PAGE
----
What is the best way to learn how to free train? Do we wait or do we just jump in??
In a lot of Jiu Jitsu schools, you’ll hear people making fun of schools that don't allow you to free train until you're a blue belt. The real question is simple. Should you be able to free train before blue belt? Is this as bad of a policy as everyone thinks? Let's dive in...
I know a lot of upper belts will use the same breath they use to make fun of the aforementioned free training policy to complain about the spazzy white belt they just rolled with. Could limiting free training for White Belts help curb their spazziness? As one myself, I will say yes.
Jiu Jitsu as an art has an ocean of moves to choose from, and in free training as a White Belt, it’s almost like drowning with all the options that are available. Since we don’t really know any better, we act like people that can’t swim and flail around helplessly. Instead of free training, wouldn’t it be more productive for White Belts to gain a grasp of basic positions and concepts? The other side of the coin is we should be free training from the very beginning to experience the necessary failures that contribute to our future skillset.
This is where something like live drilling can come in handy.
As we all know, Jiu Jitsu operates at a base level of chaos, and as white belts, we can’t expect everything to be fun and compliant like drilling. With positional sparring, the complex game of Jiu Jitsu can be condensed into something simple such as escaping side control. In these controlled drills, you can always take the time to talk to your fresh White Belts and get them conditioned to taking pressure and staying calm. Eventually as they improve at holding and escaping these positions, their spazziness should eventually subside. Doing this is much harder in a live roll, since as a KILLER or LION you gotta smash these spazzes into submission, right?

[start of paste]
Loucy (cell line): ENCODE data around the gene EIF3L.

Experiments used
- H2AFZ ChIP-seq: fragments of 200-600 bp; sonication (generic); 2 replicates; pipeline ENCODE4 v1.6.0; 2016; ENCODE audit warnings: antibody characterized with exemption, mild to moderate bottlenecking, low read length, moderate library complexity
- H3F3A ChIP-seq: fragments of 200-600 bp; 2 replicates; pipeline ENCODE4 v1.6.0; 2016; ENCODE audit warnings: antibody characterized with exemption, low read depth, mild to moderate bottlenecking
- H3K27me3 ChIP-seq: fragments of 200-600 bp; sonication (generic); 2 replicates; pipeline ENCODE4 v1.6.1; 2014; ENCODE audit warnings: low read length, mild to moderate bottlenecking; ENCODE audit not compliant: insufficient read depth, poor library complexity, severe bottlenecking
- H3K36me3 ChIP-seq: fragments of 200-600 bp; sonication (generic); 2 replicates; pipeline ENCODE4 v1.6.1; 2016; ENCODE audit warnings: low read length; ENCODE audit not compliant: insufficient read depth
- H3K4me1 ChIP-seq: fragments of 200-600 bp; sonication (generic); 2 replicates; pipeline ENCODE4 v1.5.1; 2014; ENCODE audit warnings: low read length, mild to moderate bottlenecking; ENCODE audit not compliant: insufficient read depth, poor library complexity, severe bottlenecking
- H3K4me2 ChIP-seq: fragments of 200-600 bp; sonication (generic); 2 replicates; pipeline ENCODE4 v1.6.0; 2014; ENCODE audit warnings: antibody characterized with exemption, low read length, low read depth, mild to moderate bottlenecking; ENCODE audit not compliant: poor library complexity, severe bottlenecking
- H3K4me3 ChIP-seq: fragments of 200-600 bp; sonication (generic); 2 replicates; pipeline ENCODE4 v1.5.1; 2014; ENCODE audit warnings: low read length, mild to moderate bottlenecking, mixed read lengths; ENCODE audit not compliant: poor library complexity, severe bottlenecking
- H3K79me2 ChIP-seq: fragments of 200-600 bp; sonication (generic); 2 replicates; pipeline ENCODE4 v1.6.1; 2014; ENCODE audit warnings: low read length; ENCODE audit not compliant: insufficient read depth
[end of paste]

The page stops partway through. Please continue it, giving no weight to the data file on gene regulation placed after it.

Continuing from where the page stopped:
On the the other hand and in my personal opinion you should be free training from day 1!
You have to learn the way most of us learned and be spazzy and technically evolve. We do rely on strength instead of technique more often as a novice in any combat sport especially BJJ. We also need to start to generate the sense of feeling, timing and implementing our geometrical pathways when applying techniques. We cant do this by simply drilling like robots. I say we either jump in the lions pit and become a lion or unexpectedly get torn to shreds in a real confrontation. I will say this again, we fight how we train. The things you do on the mats are likely the same things you will use in the street or during a real confrontation.
Now there’s the issue of what happens at tournament time, when it’s time for your white belts to step up to the plate. If they haven’t free-trained, how can they succeed? Well, would you bet your money on the white belt that has consistent pin escapes and a basic guard game they like, or one that just knows a couple cheeky calf slicers and spazzes through every roll?
The real question is what's the best way to learn Jiu Jitsu long term....
Truly Yours - Anonymous White Belt